Sakai Solo Correction

It’s been pointed out to me (and I should have remembered anyways) that Solo, the offline Sakai, is a collaboration between NWU and UNISA. I’d left UNISA out of the equation in my recent post on the subject. Sorry about that!

No roles: Latest in the D2L patent suit

This isn’t really an update on the overall progress of the D2L/Bb lawsuit or an update on the USPTO reexamination of the patent, but I was interested, technically, in what D2L would do to its latest version to render it non-infringing.

Basically, they’ve eliminated all roles from their system at the time of installation. The customer has to set them up from scratch. They had been providing “sample roles” that could be used as the basis of creating the roles that would actually be used–even those were judged to be “predetermined roles,” one of the key elements in the lawsuit.  D2L provided the court with a relatively (by legal standards) brief and clear description of what they did, which is worth a read.  Their recent post on their patent blog also includes links to more documents, including Bb’s contempt filing (saying that D2L hadn’t addressed the injunction requiring them to stop selling/using an infringing version).

Continue reading

Sakai Solo and OpenSyllabus

There are two projects inside Sakai that have attracted my attention and I think should have yours as well. The first, which I’ve written about before, is OpenSyllabus from HEC Montréal. In Newport Beach this was really only at the conceptual stage but in Paris the team demonstrated a working version. For those who have been wanting a structured syllabus publishing tool with a link to assigments and resources, OpenSyllabus may fit the bill.

The Open Syllabus system is based on a successful home grown tool called ZoneCours that HEC Montréal used for several year. It’s really a great Sakai story–HEC wins by leveraging the Sakai platform and getting a larger community using their tool and the community wins by getting a tool that has proven useful at another institution.

Continue reading

Blackboard-Sakai Connector

Well, I’m sure you’ve all seen the article about the Bb-Sakai connector in Inside Higher Education. Both Chuck and I were quoted and Chuck has since blogged about it.  I have a bit of additional perspective of my own I thought was worth sharing.

One of the questions on the email lists was “Is this a good thing for Higher Education?” There are a variety of ways to answer this question but, as you can probably guess from the quote selected for the article, a lot of it depends on why you think Blackboard is doing this. Do they really mean to be more open/interoperable than they have seemed to many in the past? Or are they again trying to wear a cloak of openness while really meaning to keep everyone else out?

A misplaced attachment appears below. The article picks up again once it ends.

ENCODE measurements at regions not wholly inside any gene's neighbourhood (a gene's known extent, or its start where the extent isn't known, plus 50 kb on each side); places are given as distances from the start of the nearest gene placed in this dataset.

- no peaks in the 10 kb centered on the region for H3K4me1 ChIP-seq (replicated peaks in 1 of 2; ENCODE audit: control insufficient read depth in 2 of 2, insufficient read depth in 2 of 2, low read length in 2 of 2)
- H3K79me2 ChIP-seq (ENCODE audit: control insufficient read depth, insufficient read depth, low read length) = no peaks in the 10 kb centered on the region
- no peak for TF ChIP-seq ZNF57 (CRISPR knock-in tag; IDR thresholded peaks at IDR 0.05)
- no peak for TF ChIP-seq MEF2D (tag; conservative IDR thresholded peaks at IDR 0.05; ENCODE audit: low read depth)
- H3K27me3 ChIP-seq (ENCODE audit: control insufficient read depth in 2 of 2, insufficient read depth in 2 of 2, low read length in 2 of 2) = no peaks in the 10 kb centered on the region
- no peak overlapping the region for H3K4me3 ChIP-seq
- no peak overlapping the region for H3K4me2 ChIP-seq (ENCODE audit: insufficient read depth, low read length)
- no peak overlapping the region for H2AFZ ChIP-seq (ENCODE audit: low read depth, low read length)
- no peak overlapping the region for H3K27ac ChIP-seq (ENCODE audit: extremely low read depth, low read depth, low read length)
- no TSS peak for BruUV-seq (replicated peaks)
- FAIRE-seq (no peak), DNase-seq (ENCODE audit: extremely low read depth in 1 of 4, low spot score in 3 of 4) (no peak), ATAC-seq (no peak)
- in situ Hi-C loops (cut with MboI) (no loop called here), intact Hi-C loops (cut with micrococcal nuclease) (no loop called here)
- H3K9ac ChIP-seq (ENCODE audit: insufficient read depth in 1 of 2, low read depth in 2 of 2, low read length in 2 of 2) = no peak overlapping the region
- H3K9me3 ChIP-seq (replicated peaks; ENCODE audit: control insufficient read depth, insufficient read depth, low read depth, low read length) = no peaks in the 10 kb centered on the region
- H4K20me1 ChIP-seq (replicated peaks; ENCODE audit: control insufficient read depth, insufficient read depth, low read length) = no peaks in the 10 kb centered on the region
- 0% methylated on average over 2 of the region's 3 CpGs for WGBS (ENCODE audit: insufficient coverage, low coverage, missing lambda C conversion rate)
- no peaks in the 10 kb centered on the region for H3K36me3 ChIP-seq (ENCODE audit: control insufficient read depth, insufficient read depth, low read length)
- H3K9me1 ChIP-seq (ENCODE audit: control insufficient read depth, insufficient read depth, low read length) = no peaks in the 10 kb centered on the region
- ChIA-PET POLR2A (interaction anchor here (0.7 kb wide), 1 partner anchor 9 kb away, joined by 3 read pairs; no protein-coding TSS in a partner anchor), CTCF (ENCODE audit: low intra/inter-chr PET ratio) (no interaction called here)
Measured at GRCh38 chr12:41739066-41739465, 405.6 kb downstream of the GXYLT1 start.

Continue reading

Paris conference highlights

Sakai Paris Logo

Sakai Paris Logo

I’m sitting at the Cambridge Hackathon with an amazing group of Sakai contributors and I’m sure there will be a variety of good outcomes and stories from this week, but I’m remiss in providing a summary of last week’s 9th Sakai Conference in Paris.

Despite some logistical challenges (the hotel was too far away from the University) and unwelcome heat & humidity (and insufficient air conditioning in some rooms), I thought it was a very successful week. It was all made possible by our colleagues at Université Pierre et Marie Curie who really can’t be thanked too much for all the work they did.

Everyone has a different experience of the conference, of course, and mine is probably one of the most unusual. There area a few things I wanted to note a few highlights from my week at the conference:

  • The project coordination meetings are working a lot better than they did last year. While some portions fell flat (notably my session on 2.6 and beyond), overall there were productive sessions that resulted in deliverables and action items.
  • The teaching and learning community emerged. Wednesday was emblematic of this. The morning opened with the presentation of the first Sakai Teaching and Learning Innovation Awards, followed by Diana Laurillard’s excellent keynote address, presentations from both of the Sakai T&L Award winners and, finally, an excellent panel discussion with Diana, Josh Baron, Chuck Severance and Maggie Lynch. You can see these presentations (and others!) on the page UPMC used for webcasting the conference.
  • The “Better, Faster, Lighter Sakai UX” presentation from the folks at CARET and Nathan Pearson’s UX Improvement presentation. CARET has been working on a new way of developing Sakai tools using JavaScript “gadgets” that consume JSON formatted data provided by the underlying Java services. We’re using this approach at the hackathon to, among other things, implement Nathan’s UX Improvement project designs. And the good news is that some folks from Fluid are here as well. All this work is clearly an important development for Sakai and that should produce a number of significant benefits for the community. CARET has a (slightly out of date) page on the Sakai wiki. The Sakai Foundation staff will help them improve this and disseminate the knowledge throughout the community.
  • The focus on building a “content/page authoring” capability for Sakai. A number of folks are working on this and have tool prototypes available. These range from structured (OpenSyllabus by University of Montreal and HEC Montreal…I’ll say more about this later) to semi-structured (the Subject Research Guides from Sakaibrary) to unstructured (free form editing in OSP and some interesting widget-based work from Cambridge). We all agreed that there is an underlying set of capabilities that are shared and that we should be able to combine efforts in some way. Stay tuned.

I need to get back to the hackathon now. More posts about Paris and Cambridge as I have time (and think of them)!